Q. Along with my other debts, I owe back taxes to the IRS. Can Chapter 13 bankruptcy help?
A: I am an Illinois attorney, since I am a tax and bankruptcy attorney I have experience with how to treat taxes in chapter 13. Here are some things chapter 13 can do for your tax problems. > The Chapter 13 will put an immediate stop to IRS collection activities. > The Chapter 13 will Allow you to pay back the Federal and State taxes without interest (zero interest ). Outside the Chapter 13, if you do an installment plan with the IRS, you would pay interest to the IRS over the entire time you are paying them back. > If the taxes are old enough the bankruptcy code will allow you to pay back the taxes for "pennies on the dollar." This is called a bankruptcy "cram down." > Chapter 13 will allow you to strip your second mortgage from your title and pay back tje second mortgage like a credit card. That means you may be able to "cram down the second mortgage. You are in Illinois call me for further information: Thinking Outside the Box Law, Inc./Jon Dowat attorney at law.
Q. If I sell a condo for a $40,000.00 loss, how much of that can I write off on my taxes & over what time span?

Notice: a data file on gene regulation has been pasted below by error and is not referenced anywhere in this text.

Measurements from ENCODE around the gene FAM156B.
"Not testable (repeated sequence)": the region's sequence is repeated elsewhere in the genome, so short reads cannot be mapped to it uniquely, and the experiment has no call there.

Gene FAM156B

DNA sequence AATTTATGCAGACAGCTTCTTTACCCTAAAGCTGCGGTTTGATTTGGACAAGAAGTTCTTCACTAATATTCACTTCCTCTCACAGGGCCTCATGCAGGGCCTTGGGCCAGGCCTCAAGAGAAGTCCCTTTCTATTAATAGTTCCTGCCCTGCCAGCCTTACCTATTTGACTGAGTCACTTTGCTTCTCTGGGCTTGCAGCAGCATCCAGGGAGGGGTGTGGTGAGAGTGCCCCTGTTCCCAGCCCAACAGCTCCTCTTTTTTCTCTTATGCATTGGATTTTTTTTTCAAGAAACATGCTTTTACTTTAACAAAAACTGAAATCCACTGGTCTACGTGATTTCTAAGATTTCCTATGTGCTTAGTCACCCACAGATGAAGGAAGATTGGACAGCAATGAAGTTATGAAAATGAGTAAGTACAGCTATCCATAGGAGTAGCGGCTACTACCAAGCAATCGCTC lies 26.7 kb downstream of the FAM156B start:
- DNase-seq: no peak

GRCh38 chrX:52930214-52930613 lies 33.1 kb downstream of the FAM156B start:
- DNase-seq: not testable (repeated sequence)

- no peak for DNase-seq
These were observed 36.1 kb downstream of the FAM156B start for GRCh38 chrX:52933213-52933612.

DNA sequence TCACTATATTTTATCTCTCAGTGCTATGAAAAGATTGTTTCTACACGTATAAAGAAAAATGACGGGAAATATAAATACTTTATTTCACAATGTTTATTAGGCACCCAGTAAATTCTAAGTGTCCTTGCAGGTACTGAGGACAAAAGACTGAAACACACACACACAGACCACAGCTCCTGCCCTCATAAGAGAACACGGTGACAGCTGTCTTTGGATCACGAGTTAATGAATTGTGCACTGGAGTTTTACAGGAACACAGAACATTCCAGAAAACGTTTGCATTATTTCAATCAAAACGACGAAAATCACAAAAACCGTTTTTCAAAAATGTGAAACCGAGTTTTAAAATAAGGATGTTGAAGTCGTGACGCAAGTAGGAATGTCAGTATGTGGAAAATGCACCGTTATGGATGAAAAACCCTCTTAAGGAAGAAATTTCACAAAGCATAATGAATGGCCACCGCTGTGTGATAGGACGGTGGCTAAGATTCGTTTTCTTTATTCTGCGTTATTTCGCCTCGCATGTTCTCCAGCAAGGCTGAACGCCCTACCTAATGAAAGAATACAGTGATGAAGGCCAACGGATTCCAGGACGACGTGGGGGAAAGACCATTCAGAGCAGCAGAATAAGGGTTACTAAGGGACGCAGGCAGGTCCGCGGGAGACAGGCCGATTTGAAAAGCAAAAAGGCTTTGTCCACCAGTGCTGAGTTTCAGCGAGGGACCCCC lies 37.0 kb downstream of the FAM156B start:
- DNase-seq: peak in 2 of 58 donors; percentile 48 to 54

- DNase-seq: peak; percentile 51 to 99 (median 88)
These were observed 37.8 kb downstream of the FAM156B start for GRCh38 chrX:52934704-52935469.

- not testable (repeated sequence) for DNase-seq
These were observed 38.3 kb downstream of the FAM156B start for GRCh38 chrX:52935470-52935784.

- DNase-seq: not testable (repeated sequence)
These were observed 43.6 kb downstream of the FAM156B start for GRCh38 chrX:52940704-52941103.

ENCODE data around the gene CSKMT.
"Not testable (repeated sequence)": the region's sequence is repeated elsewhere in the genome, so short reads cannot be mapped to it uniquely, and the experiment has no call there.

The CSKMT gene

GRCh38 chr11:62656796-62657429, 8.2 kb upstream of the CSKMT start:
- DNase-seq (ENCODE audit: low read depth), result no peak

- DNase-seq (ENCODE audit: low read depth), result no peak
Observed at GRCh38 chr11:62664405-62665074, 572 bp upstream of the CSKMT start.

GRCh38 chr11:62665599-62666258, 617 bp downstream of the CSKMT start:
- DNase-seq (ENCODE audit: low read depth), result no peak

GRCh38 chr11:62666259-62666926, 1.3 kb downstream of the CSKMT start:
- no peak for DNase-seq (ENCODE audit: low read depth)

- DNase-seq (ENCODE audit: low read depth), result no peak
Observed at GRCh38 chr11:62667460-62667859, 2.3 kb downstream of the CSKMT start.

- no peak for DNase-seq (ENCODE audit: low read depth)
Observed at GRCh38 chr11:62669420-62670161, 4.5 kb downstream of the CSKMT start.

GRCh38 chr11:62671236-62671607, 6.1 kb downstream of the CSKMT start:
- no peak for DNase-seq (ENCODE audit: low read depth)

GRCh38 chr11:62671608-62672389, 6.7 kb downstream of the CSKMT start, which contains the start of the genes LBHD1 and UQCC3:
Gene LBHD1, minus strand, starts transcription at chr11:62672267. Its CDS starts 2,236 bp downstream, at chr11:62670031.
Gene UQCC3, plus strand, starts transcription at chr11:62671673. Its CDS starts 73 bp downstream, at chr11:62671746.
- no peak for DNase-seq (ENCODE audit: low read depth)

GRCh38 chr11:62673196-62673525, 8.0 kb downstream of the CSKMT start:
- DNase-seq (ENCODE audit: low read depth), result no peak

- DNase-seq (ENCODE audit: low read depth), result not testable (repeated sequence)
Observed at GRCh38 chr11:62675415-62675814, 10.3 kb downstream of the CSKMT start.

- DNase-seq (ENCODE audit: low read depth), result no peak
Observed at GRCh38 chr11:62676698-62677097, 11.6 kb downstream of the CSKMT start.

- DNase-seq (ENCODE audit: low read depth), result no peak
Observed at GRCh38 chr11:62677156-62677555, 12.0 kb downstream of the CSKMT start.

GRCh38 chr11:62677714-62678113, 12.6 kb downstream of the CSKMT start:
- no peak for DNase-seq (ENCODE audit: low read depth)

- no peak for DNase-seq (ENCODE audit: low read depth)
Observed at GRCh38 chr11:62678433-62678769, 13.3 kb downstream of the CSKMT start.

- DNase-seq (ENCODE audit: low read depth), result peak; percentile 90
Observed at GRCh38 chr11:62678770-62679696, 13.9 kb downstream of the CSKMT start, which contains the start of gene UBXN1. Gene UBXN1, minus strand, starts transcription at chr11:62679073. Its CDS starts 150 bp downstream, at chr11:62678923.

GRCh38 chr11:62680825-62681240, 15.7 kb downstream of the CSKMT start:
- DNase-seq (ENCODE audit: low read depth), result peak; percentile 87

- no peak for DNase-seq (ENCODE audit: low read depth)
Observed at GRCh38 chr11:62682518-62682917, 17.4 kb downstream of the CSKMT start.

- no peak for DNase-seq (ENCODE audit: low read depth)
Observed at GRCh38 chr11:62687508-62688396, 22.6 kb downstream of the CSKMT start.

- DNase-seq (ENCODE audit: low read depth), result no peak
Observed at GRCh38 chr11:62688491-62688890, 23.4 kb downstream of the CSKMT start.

A: The amount of the "write off" depends on the nature of the Condo. Was the Condo you personal residence or was it an investment property. If it was a personal residence you will not be able to claim the loss. If it was an investment property you will have generated an ordinary loss. One can use this loss ($40K) up to 100% of your taxable income. For example if it was an investment property your $40,000 loss can be used to offset up to $40,000 of taxable income regardless of the nature of the income (dividends, interest, capital gains etc). If you have only $30,000 of income you can use $30,000 of the loss to offset. You will have to carry the remaining $10,000 to the following year and in some instances you can carry the loss back.
Q. I'm a student -- how much can I make before I have to file taxes?
A: The answer is simple. Under the new tax code you no longer receive a personal exemption. However, the good news is your standard deduction went from $6,300 to $12,000. If you have no other deductions then you can earn $12,000 and pay no taxes. However, if you are in the 25% tax bracket and you pay college tuition you may be able to earn another $10,000. The college tuition tax credit can offset up to $2,500 in taxes allowing you to earn another $10,000 in income with no tax. (assume 25% tax bracket) Depending on your particular circumstances you might be able to earn $22,000 and pay zero taxes to the IRS>
Q. I'm sliding further into debt and want to know when is the most strategic time to file for bankruptcy, if necessary.